ridván – the king of festivals

Today’s lesson: ridván, the king of festivals.

April 22, 2006: ~2 hours, 6 children, average age 6-7. The material we put together was great — but it didn’t last long enough. We started with prayers like usual, then talked briefly about Easter (since last weekend was Easter and many of the children in our class go to Sunday school) — most of the comments were about chocolate instead of Jesus, of course. We explained that Baha’is also have a very important holiday that started on Friday: the festival of Ridván. We explained briefly the meaning of Ridván, and how Bahá’u’lláh sacrificed forty years of His life in prison and exile to bring His message to the world. One of the children made the most amazing and unexpected comment — in trying to make the comparison between Jesus and Bahá’u’lláh, she said “So, they’re like brothers, right?” I live for moments like this.

We read a story about Ridván from God Passes By and then prepared pictures for painting (the rose above, as well as the map and the slide from book 4). The painting was a special treat for the kids, since we usually colour and draw with felt pens, crayons, and coloured pencils. The two main problems we had were a lack of coordination with the parents (i.e. some of the kids were picked up about 15 minutes after the time the class usually ends), and a lack of contingency planning (i.e. having more material ready to go to cover the ‘dead spots’ in between activities). I definitely could have been more on the ball during the week to remedy the first problem — for instance, calling the parents a couple of days in advance to remind them about the class. Also, it’s clear that we could have used more activities as backups in case we went over time. One note – usually we have lots of musical instruments for the kids to play while we sing, and today we didn’t have enough to go around. I think several of the kids lost enthusiasm and got distracted because of that.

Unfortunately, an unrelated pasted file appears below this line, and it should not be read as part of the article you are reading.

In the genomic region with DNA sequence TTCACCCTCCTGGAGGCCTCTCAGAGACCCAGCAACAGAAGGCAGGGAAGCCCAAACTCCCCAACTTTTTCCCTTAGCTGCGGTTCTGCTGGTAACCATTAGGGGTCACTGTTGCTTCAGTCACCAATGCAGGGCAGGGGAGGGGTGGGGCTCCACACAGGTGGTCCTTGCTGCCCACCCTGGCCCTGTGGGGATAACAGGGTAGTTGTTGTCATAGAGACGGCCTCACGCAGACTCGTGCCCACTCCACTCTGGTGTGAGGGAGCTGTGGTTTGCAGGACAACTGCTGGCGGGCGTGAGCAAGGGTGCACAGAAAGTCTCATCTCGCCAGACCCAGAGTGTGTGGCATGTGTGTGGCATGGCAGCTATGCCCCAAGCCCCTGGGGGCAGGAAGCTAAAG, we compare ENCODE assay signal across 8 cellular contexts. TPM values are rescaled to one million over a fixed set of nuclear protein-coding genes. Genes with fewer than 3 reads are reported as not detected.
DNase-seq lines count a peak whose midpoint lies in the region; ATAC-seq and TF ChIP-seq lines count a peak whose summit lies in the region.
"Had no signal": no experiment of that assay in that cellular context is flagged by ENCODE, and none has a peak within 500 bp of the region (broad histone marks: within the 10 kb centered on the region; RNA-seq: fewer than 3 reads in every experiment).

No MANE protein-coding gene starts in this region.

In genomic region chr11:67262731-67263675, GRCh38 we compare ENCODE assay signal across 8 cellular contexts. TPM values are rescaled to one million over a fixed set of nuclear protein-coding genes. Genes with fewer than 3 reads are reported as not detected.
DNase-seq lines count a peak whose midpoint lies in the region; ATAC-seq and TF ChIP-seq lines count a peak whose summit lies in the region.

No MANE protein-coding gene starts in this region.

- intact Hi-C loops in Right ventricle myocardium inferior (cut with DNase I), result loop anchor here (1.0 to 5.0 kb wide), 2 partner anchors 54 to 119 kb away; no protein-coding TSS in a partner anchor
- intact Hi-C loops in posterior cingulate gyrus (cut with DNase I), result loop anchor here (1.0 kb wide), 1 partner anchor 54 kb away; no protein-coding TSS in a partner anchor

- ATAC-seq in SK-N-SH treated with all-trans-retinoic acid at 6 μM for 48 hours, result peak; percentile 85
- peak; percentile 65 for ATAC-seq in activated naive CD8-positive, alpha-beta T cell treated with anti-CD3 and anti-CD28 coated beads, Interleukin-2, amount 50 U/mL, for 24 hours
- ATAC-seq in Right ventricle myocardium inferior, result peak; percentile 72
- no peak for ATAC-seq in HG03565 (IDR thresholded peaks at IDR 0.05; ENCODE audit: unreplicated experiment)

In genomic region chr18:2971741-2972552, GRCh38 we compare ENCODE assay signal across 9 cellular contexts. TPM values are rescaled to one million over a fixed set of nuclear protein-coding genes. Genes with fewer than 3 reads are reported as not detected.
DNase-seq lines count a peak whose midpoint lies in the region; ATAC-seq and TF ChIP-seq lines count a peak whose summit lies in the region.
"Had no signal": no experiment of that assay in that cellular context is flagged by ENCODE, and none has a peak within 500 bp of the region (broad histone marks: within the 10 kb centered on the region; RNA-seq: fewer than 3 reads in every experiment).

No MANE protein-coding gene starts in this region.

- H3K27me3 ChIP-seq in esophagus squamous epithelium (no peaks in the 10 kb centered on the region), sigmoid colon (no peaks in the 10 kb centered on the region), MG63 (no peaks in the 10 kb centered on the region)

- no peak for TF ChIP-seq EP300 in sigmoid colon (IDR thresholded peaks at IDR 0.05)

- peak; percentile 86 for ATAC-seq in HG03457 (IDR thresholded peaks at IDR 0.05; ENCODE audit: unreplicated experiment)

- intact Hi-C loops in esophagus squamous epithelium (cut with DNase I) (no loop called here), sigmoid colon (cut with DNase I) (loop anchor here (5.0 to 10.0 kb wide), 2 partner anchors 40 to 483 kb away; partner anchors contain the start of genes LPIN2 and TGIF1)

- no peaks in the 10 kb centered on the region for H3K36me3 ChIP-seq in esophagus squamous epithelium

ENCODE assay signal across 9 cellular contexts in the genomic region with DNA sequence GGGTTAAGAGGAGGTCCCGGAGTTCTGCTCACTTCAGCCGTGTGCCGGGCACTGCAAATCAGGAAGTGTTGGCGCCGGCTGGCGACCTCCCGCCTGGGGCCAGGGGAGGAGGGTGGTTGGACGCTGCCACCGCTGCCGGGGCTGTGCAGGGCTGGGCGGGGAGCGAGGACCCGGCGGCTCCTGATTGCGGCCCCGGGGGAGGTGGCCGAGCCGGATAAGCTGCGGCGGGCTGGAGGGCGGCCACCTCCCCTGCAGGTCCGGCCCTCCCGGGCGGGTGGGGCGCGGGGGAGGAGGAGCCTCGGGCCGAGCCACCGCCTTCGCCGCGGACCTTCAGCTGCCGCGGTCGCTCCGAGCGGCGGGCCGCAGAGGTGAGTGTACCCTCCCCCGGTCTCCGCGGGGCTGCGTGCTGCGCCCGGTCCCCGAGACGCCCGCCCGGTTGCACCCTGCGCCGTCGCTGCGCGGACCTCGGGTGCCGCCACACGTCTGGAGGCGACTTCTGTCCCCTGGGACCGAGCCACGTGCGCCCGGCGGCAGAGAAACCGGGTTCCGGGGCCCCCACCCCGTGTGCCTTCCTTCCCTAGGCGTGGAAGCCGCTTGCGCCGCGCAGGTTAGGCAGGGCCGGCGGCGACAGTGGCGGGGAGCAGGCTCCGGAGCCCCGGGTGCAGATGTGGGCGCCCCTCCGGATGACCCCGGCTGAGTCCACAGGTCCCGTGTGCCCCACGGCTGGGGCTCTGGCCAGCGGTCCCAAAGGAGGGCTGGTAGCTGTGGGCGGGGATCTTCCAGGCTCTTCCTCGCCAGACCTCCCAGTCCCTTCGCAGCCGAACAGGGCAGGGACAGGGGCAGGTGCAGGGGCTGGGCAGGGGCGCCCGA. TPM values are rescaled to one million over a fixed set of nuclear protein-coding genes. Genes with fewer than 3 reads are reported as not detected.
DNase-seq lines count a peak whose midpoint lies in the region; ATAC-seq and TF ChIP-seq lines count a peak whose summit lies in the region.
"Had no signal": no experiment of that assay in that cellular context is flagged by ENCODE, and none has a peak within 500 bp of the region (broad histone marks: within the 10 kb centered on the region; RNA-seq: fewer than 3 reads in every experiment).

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One thought on “ridván – the king of festivals

  1. The reflection process is so useful looking at what worked and what practical measures need to be taken. Thanks for sharing this Dan.

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